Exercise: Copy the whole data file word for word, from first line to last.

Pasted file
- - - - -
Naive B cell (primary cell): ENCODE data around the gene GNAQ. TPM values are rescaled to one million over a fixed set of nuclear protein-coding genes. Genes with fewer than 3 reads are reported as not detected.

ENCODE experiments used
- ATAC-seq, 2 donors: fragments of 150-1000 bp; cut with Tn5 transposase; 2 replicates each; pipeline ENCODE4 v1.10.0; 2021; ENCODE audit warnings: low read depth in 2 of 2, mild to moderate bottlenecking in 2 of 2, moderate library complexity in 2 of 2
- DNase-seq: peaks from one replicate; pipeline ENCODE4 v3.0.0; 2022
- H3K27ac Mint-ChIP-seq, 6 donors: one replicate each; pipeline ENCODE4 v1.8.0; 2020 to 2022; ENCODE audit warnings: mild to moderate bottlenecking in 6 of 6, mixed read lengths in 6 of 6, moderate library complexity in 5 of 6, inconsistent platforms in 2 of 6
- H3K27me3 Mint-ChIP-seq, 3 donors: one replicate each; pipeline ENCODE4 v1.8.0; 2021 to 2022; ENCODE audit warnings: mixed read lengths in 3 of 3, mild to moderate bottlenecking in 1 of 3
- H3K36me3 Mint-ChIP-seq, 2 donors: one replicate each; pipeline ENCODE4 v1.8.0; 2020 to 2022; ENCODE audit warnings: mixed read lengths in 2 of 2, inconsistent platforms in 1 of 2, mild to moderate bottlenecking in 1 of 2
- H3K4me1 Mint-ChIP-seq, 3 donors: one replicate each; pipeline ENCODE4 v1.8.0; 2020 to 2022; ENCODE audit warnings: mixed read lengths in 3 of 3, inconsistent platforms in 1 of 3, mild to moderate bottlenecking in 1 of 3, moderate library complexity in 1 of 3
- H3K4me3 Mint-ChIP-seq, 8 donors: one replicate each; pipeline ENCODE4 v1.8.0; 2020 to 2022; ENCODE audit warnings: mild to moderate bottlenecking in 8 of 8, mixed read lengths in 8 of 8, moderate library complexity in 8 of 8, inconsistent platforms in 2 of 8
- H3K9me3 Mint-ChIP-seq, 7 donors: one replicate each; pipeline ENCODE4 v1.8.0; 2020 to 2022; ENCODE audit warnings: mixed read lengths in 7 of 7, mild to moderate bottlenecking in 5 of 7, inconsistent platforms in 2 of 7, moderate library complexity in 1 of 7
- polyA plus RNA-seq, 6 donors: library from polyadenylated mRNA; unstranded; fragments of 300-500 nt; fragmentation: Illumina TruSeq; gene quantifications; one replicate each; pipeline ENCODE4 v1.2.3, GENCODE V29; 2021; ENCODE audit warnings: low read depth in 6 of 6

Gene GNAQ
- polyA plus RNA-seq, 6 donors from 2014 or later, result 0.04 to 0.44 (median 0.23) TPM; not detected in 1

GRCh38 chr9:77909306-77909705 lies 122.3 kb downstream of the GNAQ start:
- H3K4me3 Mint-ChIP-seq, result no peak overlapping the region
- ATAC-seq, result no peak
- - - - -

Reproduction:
Naive B cell (primary cell): ENCODE data around the gene GNAQ. TPM values are rescaled to one million over a fixed set of nuclear protein-coding genes. Genes with fewer than 3 reads are reported as not detected.

ENCODE experiments used
- ATAC-seq, 2 donors: fragments of 150-1000 bp; cut with Tn5 transposase; 2 replicates each; pipeline ENCODE4 v1.10.0; 2021; ENCODE audit warnings: low read depth in 2 of 2, mild to moderate bottlenecking in 2 of 2, moderate library complexity in 2 of 2
- DNase-seq: peaks from one replicate; pipeline ENCODE4 v3.0.0; 2022
- H3K27ac Mint-ChIP-seq, 6 donors: one replicate each; pipeline ENCODE4 v1.8.0; 2020 to 2022; ENCODE audit warnings: mild to moderate bottlenecking in 6 of 6, mixed read lengths in 6 of 6, moderate library complexity in 5 of 6, inconsistent platforms in 2 of 6
- H3K27me3 Mint-ChIP-seq, 3 donors: one replicate each; pipeline ENCODE4 v1.8.0; 2021 to 2022; ENCODE audit warnings: mixed read lengths in 3 of 3, mild to moderate bottlenecking in 1 of 3
- H3K36me3 Mint-ChIP-seq, 2 donors: one replicate each; pipeline ENCODE4 v1.8.0; 2020 to 2022; ENCODE audit warnings: mixed read lengths in 2 of 2, inconsistent platforms in 1 of 2, mild to moderate bottlenecking in 1 of 2
- H3K4me1 Mint-ChIP-seq, 3 donors: one replicate each; pipeline ENCODE4 v1.8.0; 2020 to 2022; ENCODE audit warnings: mixed read lengths in 3 of 3, inconsistent platforms in 1 of 3, mild to moderate bottlenecking in 1 of 3, moderate library complexity in 1 of 3
- H3K4me3 Mint-ChIP-seq, 8 donors: one replicate each; pipeline ENCODE4 v1.8.0; 2020 to 2022; ENCODE audit warnings: mild to moderate bottlenecking in 8 of 8, mixed read lengths in 8 of 8, moderate library complexity in 8 of 8, inconsistent platforms in 2 of 8
- H3K9me3 Mint-ChIP-seq, 7 donors: one replicate each; pipeline ENCODE4 v1.8.0; 2020 to 2022; ENCODE audit warnings: mixed read lengths in 7 of 7, mild to moderate bottlenecking in 5 of 7, inconsistent platforms in 2 of 7, moderate library complexity in 1 of 7
- polyA plus RNA-seq, 6 donors: library from polyadenylated mRNA; unstranded; fragments of 300-500 nt; fragmentation: Illumina TruSeq; gene quantifications; one replicate each; pipeline ENCODE4 v1.2.3, GENCODE V29; 2021; ENCODE audit warnings: low read depth in 6 of 6

Gene GNAQ
- polyA plus RNA-seq, 6 donors from 2014 or later, result 0.04 to 0.44 (median 0.23) TPM; not detected in 1

GRCh38 chr9:77909306-77909705 lies 122.3 kb downstream of the GNAQ start:
- H3K4me3 Mint-ChIP-seq, result no peak overlapping the region
- ATAC-seq, result no peak